In the mid 1960’s Chick Corea began to shape a new jazz sound beginning with electric piano and graduating to more sophisticated synthesizers. Along with Herbie Hancock and Joe Zawinul, Corea explored these new electronic horizons to produce some of the most original, imaginative and complex sounds heard from a keyboard. A gifted composer, his composition “Spain” has entered into into general jazz repertoire.

Floyd Cramer
In the 1950’s, County Western music had to “twang.” Singers could twang, fiddles and guitars did, and the “steel” guitar was the twangy-est. But the piano? Floyd Cramer and his “bent” note technique became the defining country piano sound. This technique was virtually copied by anyone daring to call themselves a country piano player. Cramer began as a session pianist and after his solo hit “Last Date “ became a featured performer and best selling recording artist.

Bill Evans
Bill Evans seemed to perform neurosurgery at the piano.The impact Evans had on American jazz piano is felt as much today as when it appeared full blown in the late fifties. A whole school of younger pianists have taken Evans’ contribution of harmonic substitutions as a point of departure and have expanded, re-evaluated and developed his subtle and introspective keyboard style. The Evans approach was not only virtuosic but illuminating, shading every phrase and fill with his remarkable touch and precision.

Ferrante & Teicher
The duo piano team of Arthur Ferrante and Louis Teicher were affectionately dubbed “the movie theme team”. This was a well earned nickname indeed. Starting in 1960 with the international success of their recording “Theme From The Apartment,” F&T brought instrumental film music and duo piano to new heights of popularity. Before the end of the decade they had sold over 20 million records. Their phenomenal backlog of recordings has been packaged and repackaged into an incredible 194 albums. No less than 30 of their albums charted in Billboard between1961 and 1972- statistics impressive enough to turn most rock and roll bands that dominated this era green with envy.

George Gershwin
Gershwin loved to play the piano. He played it magnificently - and at the least provocation. George’s penchant for hogging the piano all night at every social gathering was well known. Gershwin friend, pianist Oscar Levant once remarked, “An Evening with George Gershwin is a George Gershwin evening” Undoubtedly it is Gershwin’s music which is his legacy, but anyone who leaves the world “Rhapsody In Blue”, has influenced piano playing and composition to the max.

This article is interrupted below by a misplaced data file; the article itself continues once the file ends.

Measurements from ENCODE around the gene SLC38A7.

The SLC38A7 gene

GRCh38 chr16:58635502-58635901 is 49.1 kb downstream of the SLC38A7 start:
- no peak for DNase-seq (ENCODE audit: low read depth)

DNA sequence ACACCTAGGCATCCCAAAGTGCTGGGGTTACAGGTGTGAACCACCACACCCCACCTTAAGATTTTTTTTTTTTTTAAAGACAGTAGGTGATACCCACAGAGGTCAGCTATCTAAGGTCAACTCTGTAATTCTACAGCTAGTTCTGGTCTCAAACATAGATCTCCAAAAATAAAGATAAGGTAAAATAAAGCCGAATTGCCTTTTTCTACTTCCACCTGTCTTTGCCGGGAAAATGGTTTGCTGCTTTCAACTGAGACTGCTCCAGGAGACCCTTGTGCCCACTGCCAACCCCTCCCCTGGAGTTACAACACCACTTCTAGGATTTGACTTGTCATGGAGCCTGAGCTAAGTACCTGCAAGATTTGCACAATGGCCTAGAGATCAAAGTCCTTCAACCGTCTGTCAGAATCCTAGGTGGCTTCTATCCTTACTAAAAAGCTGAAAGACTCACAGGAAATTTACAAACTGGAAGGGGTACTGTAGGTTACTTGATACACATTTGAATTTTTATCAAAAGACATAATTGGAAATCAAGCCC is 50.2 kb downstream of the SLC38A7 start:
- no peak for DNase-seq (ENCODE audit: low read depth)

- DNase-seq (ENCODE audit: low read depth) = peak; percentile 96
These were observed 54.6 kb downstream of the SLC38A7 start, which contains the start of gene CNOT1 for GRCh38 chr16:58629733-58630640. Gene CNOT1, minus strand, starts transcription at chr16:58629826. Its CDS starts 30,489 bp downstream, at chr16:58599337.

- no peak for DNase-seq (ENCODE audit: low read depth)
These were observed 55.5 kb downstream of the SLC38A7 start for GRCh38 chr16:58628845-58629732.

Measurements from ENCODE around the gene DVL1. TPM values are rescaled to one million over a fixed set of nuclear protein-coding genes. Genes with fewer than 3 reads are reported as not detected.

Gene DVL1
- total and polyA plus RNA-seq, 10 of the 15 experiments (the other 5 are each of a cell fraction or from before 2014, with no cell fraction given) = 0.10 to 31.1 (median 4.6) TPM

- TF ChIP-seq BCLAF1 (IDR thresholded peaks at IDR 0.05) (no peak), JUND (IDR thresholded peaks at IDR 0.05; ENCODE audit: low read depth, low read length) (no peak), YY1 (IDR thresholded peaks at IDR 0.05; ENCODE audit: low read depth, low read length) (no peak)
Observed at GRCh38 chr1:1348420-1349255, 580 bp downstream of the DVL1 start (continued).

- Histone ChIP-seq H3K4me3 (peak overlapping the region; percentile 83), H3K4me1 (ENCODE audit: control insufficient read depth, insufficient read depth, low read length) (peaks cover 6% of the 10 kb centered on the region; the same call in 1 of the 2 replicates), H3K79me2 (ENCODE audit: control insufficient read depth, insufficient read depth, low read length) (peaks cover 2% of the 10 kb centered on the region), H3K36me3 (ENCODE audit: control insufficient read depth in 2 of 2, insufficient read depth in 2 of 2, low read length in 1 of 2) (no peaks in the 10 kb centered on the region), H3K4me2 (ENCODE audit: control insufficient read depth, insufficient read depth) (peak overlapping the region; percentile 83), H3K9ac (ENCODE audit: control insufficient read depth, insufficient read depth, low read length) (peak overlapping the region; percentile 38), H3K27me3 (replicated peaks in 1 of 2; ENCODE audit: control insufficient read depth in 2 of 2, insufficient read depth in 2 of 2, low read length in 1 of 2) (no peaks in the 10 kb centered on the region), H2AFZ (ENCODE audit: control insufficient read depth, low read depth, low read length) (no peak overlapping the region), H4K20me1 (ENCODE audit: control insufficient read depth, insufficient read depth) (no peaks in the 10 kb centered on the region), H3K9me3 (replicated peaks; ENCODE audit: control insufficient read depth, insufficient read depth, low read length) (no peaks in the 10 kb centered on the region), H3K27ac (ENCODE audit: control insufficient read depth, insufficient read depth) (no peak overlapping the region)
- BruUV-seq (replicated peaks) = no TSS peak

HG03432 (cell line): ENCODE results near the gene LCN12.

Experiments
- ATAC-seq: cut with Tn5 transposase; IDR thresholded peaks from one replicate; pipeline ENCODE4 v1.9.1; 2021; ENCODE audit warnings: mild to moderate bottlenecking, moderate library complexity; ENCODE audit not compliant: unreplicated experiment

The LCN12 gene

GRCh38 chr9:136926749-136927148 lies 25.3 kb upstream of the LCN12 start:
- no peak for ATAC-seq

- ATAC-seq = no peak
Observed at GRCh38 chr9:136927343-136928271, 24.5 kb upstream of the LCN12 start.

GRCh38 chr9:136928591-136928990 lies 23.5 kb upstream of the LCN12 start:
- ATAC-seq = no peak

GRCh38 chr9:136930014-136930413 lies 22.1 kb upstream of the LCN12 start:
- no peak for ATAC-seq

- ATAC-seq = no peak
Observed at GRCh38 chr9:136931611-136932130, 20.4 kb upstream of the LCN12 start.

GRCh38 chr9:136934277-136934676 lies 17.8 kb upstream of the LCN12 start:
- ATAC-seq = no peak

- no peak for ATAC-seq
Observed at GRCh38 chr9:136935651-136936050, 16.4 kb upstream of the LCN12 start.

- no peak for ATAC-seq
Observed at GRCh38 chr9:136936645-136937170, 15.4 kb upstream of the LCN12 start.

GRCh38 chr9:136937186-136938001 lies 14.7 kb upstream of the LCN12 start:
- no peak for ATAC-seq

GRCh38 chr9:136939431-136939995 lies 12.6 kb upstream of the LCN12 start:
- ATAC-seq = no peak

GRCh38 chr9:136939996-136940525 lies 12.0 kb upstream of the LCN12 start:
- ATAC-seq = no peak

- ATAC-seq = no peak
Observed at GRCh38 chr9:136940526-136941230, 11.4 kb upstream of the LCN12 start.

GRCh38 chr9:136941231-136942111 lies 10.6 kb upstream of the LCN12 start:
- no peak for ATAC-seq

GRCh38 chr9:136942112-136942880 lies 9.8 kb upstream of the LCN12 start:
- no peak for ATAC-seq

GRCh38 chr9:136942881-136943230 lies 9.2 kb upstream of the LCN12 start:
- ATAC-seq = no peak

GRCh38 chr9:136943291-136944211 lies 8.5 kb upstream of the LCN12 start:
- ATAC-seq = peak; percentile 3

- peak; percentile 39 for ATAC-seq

Glen Gould
Eccentricities were part of The Gould legend. They included the gloves, scarf and overcoat he wore - even in the heat of summer; the piano stool he carried with him which enabled him to play at eye level with the keyboard; his humming and singing along while he played and his quirky phrasing and unconventional tempos. But it was his mathmatical, fresh playing of Bach on the modern piano that made us rethink the possibilities of his music. He was also extremely protective of his digits. He once begged off shaking a friends hands by saying, “Oh, excuse me, I’m not shaking hands this year.”

Vince Guaraldi
From his days as a sideman with leaders like Cal Tjader and Woody Herman to his cross over “pops” breakthrough in 1962 with “Cast Your Fate To The Wind” and the “Charlie Brown” television specials, Vince Guaraldi’s pop based lyricism created a entire new generation of jazz fans. His playing did not shoot off fireworks in a tecno-wiz way, but its not as simplified as the casual listener may think. His piano solos sometimes dipped into a lush and even dense harmonic sense that marks the Bill Evans / Herbie Hancock school of jazz keyboardist. Charlie Brown’s piano playing friend Schroeder has similar qualities.

Vladimir Horowitz
The impact of Horowitz on the American piano scene was nuclear. He mesmerized audiences and fellow pianists with a technique so astounding that he is considered to be perhaps the greatest pianist of the century if not in pianistic history. Fellow pianists listened closely with a I-hear-it-but-I-don’t-beleive-it look on their face. As a technician he was demonic; blinding scales, thunderous chords, dazzling finger work and machine gun octaves. No matter how difficult the piece, Horowitz seemed to barely work up a sweat. His own transcription of Sousa’s “Stars and Stripes Forever “ would leave an audience stunned and his smoking Steinway begging for mercy. His well known eccentricities add to a portrait of a man who became one of the most controversial, extraordinarily popular and towering musicians of this or any other century.